Thursday, February 1, 2018

Why is it so tough to stay healthy in the winter?

When air gets colder and the lake effect weather begins to roll across central Indiana, Hoosiers have a greater chance of getting sick. Mid-winter brings snow, the flu season, and a chorus of sniffles and sneezing. Everywhere you turn, people are under-the-weather, making it harder to keep your kids healthy.

sick child in winter
Don't despair. You can hang onto good health despite the challenges that winter brings. Here are six steps to help you:

1. Get a flu shot

There are a lot of misunderstandings about flu shots. The flu shot does not and cannot give you the flu. The flu shot is new each year, so if you’ve had one last year you need another this year to protect against the types of influenza viruses that the CDC has researched and thinks will be active during flu season.

Each year, flu season lasts from October to May. Though busy schedules can push back getting a flu shot out until you’ve almost forgotten, it’s never too late. Now is still a great time to talk to your doctor and schedule a flu shot.

Even after you’ve been sick, it is still not too late. Influenza strains can enter a home, mutate, and return. It is common for patients to contract influenza more than once a year.

2. Practice good hygiene

One of the reasons kids keep getting sick is because they have bad hygiene habits. Nothing cumbersome is required, just intentional behavior following good instructions, such as:
  • Wash your hands frequently.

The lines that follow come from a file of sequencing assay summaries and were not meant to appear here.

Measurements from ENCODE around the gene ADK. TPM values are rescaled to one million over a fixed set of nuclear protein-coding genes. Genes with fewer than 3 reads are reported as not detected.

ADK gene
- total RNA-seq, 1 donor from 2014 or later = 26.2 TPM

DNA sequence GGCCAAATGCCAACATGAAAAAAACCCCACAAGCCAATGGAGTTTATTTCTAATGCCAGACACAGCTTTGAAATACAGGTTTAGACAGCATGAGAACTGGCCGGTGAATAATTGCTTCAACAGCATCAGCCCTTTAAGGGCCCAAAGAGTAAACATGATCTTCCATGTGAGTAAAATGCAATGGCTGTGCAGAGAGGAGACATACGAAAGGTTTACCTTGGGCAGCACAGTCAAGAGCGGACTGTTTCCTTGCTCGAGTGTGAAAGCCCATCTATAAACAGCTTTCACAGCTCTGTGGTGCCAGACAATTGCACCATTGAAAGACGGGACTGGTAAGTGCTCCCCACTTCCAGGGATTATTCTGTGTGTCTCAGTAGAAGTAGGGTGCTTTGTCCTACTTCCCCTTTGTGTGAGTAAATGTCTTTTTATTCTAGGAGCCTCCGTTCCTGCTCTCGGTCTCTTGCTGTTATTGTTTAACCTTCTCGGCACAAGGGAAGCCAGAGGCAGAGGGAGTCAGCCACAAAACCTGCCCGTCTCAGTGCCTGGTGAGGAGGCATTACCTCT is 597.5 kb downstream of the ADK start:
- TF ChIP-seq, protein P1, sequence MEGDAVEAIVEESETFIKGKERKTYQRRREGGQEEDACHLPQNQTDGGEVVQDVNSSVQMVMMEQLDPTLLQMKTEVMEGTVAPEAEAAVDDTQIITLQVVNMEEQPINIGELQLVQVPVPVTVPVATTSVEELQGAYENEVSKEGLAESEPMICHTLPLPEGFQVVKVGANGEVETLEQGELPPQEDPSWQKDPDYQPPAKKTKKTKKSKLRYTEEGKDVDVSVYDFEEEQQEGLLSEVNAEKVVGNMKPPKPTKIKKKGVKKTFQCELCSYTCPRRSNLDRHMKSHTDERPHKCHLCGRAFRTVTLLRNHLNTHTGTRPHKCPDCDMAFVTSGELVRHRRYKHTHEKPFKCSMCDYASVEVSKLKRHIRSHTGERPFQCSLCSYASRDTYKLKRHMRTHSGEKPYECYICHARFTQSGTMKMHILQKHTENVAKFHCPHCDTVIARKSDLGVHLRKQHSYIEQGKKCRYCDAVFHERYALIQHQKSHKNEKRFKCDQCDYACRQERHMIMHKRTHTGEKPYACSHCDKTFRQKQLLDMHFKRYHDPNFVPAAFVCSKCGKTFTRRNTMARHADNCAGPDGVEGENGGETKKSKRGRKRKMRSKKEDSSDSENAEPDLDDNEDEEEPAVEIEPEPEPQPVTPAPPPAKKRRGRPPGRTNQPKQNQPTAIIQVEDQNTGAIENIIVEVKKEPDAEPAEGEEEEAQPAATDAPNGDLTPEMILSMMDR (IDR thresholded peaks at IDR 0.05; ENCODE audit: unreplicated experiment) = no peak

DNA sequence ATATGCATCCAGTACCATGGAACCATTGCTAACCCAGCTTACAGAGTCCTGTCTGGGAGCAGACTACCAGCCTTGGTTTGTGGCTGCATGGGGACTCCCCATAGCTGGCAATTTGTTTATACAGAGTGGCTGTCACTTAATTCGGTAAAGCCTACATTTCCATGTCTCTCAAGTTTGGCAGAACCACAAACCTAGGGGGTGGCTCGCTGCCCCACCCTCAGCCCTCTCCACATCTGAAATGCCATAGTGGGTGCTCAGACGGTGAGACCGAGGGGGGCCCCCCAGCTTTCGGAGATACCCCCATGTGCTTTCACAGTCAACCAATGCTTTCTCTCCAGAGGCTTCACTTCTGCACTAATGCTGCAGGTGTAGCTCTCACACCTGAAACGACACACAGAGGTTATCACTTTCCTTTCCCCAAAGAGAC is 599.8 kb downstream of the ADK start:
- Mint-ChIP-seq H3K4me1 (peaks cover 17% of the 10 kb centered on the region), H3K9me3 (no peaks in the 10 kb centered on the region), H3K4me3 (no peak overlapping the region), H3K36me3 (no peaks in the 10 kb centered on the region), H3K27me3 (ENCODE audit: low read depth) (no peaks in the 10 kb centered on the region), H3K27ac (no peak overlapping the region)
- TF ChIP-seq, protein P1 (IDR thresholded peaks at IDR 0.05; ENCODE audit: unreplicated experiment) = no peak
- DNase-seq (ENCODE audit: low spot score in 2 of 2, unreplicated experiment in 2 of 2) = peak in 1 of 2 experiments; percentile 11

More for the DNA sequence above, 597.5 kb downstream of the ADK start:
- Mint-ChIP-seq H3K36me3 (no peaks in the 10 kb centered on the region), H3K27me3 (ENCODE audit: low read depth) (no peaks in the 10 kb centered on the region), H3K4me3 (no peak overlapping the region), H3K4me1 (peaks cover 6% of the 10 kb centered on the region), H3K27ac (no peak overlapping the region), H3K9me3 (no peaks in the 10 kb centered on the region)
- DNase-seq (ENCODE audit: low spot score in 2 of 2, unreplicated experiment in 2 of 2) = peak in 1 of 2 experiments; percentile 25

• Cover your mouth when you sneeze or cough—and, then be sure to wash your hands afterwards.
  • Sneeze into the crook of your elbow.
  • Use antibacterial hand-sanitizer if you are in a public area.
  • Replace your toothbrush after you’ve had a cold.
Kids learn more by observing habits. Be a good role model and practice good hygiene.

3. Moisturize dry, winter skin

Skin suffers the majority of damage during the winter months, especially when your kids start playing outside. Moisturize hands and feet daily. The longer the shower or bath, the more your skin dries out. Take quicker showers and layer on lotion next.

If dry skin persists, use baby oil after you’ve gotten out of the shower—but before you dry off—to seal in moisture and protect your skin.

4. Stay active

When the weather outside is frightful, it’s hard to be purposeful about getting out of the house and doing something, but staying active pays off. When you exercise, your body releases mood-boosting and stress-fighting endorphins. These neurotransmitters are especially helpful for fighting the malaise that the short days and long nights of winter sometimes bring on.

5. Get some sun

Like staying active, it is important to see and feel the sun during winter months. If you might find yourself suffering from abnormal mood swings or minor depression, get out in the sun. Georgetown University’s Dr. Normal Rosenthal found that it only takes about ten minutes of sunlight to put people in a better mood. Plus, it is an excellent source of vitamin D.

On days when the sun won’t shine, light therapy lamps are a great alternative and several over-the-counter lamps can approximate sunlight and help alleviate winter doldrums.

Ask your doctor about Seasonal Affective Disorder to learn if light therapy is right for you.

6. Get some sleep

Make sure that you and your kids get enough sleep. Your immune system doesn’t work as well when you are sleep deprived. After the holidays, it is easy to stay up too late and get off schedule. Don’t slack off; keep your kids on a schedule with set times for going to bed and waking up.


Tips for keeping your family healthy are the same for preventing illness. Kids are never too young and adults are never too old to start using these best practices to stay healthy all winter—and all year—long.

Learn more about staying healthy physically and mentally by checking out the resources in our online wellness education center.

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